Take two for JIL
For the second straight presidential election, JIL is fielding its head, Bro. Eddie Villanueva, for president in the May 10 polls. As for the other sects, so far it is only Velarde who has insinuated his presidential candidate. Without explicitly naming his choice, Velarde merely points to his favorite color, orange, which is the campaign color of Manny Villar. The INC and the Kingdom of Jesus Christ have yet to announce their endorsements.
Cruz adds: “The head of El Shaddai put up a big church,” he says of the sect’s leader, Mike Velarde. “And the big thing is, he has built an astrodome, an amphitheater, on his land. They hold events there, especially now that it’s rainy season. He has never built a church – a simbahan – and so he can say, `God told me I have served enough’, and he can just leave. Ang galing ng mamang ito – ganyan din ang gagawin ko, I have thought to myself.”
Separation of Church & State
Some sectors do not see the political endorsements of these sects in a favorable light. But Professor Co points out that the 1987 Constitution has no explicit provision on the separation of Church and State.
“But because of the influence of the Catholic Church, its leaders can say something and it can gain importance as when Cardinal Sin called for support for the group who broke away from Marcos. Also, they issue statements when they see something that is not moral and is against Church dogma.”
She believes that in People Power II, the Church did not have a role as big in People Power I.
“But its leaders still spoke out as part of their right to express their opinion, just like any other group in national society. And this is why it is difficult to totally separate the church from the state. The situation is fluid.”
This partly explains why some sects endorse candidates who may adhere to the religious principles of these groups or who may grant these sects political favors in exchange for their endorsement.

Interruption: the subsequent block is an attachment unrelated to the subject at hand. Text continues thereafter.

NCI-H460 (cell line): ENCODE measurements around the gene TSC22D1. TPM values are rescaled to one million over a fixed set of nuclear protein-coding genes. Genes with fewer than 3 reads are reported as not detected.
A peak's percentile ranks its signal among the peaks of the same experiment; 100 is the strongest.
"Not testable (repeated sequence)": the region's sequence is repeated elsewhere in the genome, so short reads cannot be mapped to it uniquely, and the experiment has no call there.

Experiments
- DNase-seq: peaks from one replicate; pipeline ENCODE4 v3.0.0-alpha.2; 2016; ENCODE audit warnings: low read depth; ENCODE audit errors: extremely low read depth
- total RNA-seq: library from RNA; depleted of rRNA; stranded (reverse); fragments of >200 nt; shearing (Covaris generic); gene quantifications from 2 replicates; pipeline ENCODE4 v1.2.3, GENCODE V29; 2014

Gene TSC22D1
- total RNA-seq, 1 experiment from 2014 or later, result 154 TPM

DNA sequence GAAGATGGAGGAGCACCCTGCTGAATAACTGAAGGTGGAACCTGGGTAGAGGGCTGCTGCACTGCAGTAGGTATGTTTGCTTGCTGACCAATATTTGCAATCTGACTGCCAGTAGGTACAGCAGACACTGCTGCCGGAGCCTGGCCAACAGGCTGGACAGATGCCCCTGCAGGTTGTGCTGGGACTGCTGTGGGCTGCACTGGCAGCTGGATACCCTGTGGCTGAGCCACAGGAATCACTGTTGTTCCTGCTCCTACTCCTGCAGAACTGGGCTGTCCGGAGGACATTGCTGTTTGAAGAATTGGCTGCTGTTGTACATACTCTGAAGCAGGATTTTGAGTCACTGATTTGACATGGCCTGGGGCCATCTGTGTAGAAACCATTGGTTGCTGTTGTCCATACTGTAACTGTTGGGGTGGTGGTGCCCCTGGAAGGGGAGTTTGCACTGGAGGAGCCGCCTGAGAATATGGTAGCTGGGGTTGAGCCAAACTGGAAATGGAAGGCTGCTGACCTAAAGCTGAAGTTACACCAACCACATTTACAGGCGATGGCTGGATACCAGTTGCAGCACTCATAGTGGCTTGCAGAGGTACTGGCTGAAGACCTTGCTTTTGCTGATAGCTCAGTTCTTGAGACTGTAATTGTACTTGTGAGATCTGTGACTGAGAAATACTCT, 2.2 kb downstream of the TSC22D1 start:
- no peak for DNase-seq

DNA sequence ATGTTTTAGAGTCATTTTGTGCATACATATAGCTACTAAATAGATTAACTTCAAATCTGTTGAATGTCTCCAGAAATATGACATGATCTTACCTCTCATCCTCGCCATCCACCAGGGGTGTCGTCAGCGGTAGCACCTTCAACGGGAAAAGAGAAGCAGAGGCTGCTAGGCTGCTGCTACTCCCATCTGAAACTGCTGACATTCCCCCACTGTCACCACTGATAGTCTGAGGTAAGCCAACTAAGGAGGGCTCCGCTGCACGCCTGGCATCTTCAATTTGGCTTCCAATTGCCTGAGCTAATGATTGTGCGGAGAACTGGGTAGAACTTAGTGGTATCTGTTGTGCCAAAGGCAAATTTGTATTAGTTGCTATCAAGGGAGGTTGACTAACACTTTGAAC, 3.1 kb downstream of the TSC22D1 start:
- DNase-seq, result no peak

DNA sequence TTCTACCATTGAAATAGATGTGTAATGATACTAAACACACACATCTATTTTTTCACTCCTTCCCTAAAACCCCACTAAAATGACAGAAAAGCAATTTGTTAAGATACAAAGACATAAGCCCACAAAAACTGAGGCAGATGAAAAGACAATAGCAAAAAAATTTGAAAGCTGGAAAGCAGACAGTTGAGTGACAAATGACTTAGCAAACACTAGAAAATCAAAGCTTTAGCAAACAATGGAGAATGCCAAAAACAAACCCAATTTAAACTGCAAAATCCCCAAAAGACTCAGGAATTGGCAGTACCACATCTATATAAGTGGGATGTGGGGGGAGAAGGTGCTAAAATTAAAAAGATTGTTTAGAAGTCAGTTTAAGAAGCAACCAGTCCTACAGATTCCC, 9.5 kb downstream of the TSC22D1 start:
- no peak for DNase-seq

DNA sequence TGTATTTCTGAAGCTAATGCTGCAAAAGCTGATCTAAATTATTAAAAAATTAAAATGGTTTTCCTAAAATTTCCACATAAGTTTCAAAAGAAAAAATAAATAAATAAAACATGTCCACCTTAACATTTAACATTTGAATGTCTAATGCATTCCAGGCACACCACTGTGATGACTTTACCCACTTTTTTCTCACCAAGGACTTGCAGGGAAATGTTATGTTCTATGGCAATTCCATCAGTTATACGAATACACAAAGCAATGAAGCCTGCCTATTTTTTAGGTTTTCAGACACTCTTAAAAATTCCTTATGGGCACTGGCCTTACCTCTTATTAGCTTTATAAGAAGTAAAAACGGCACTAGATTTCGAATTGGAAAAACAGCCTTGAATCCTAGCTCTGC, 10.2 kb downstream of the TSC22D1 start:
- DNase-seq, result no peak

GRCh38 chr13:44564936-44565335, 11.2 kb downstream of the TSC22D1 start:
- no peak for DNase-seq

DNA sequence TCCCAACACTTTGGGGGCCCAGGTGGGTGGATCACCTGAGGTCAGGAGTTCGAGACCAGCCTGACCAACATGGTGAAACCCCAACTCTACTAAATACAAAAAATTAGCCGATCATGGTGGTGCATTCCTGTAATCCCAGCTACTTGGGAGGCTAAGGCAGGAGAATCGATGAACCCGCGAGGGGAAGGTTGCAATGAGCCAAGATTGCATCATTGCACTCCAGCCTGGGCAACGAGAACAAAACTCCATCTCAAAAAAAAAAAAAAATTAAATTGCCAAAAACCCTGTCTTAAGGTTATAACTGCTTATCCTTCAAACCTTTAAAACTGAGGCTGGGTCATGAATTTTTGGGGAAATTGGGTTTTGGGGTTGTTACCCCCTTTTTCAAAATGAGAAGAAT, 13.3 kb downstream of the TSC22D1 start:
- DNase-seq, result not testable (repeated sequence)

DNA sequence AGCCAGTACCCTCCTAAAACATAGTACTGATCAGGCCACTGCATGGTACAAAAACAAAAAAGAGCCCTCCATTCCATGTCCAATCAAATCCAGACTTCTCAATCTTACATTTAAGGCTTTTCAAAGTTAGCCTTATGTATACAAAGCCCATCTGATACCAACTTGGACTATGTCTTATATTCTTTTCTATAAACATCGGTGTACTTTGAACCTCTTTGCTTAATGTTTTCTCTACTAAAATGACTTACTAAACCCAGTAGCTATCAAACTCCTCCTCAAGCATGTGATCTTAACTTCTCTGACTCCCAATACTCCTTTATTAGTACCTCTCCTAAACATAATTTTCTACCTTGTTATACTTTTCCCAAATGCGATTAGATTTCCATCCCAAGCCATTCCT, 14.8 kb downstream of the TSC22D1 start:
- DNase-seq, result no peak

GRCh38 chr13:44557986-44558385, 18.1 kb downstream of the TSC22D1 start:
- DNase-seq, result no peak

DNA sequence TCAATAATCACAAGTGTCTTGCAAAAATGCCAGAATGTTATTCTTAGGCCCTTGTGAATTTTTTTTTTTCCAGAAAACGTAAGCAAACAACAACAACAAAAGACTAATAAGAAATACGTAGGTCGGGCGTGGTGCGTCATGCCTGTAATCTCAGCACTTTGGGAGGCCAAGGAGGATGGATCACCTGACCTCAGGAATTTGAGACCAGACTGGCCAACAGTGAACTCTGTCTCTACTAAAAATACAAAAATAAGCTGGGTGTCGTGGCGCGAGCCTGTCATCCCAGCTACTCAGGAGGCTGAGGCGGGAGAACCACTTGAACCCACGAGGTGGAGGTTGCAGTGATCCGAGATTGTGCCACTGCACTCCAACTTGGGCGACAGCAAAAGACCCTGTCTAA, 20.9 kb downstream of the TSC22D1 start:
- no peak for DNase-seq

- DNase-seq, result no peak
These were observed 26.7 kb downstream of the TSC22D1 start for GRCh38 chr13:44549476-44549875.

Cruz, however, frowns on it. “What is wrong is wrong and what is right is right,” he says. This is not `Scratch my back and I’ll scratch yours’ and this is not transactional politics.”
In an ironic twist, six Catholic bishops have come out in support of presidential hopeful John Carlos de los Reyes of Ang Kapatiran party. The endorsement came as a total surprise in the face of the long-standing position Catholic Bishops Conference of the Philippines (CBCP) against non-involvement in partisan politics.
Reacting to the bishops’ endorsement, CBCP president, Bishop Nereo Ochdimar, issued a circular to his subordinates in the Diocese of Tandag (Surigao del Sur) to avoid engaging in partisan politics.
“The Church must refrain from partisan politics, avoiding especially the use of the pulpit for particular purposes, to avoid division among the flock they shepherd,” he said. “In case, a member or leader of such association decides otherwise, and be a candidate or openly campaign for a candidate or party, he or she has to resign temporarily.”
The Church has been ambivalent about its position on partisan politics. It will be recalled that the CBCP has threatened to campaign against candidates who endorse any form of family planning, forcing presidential candidates Benigno Aquino III and Gilbert Teodor to backtrack from their support to the Reproductive Health Bill pending in Congress.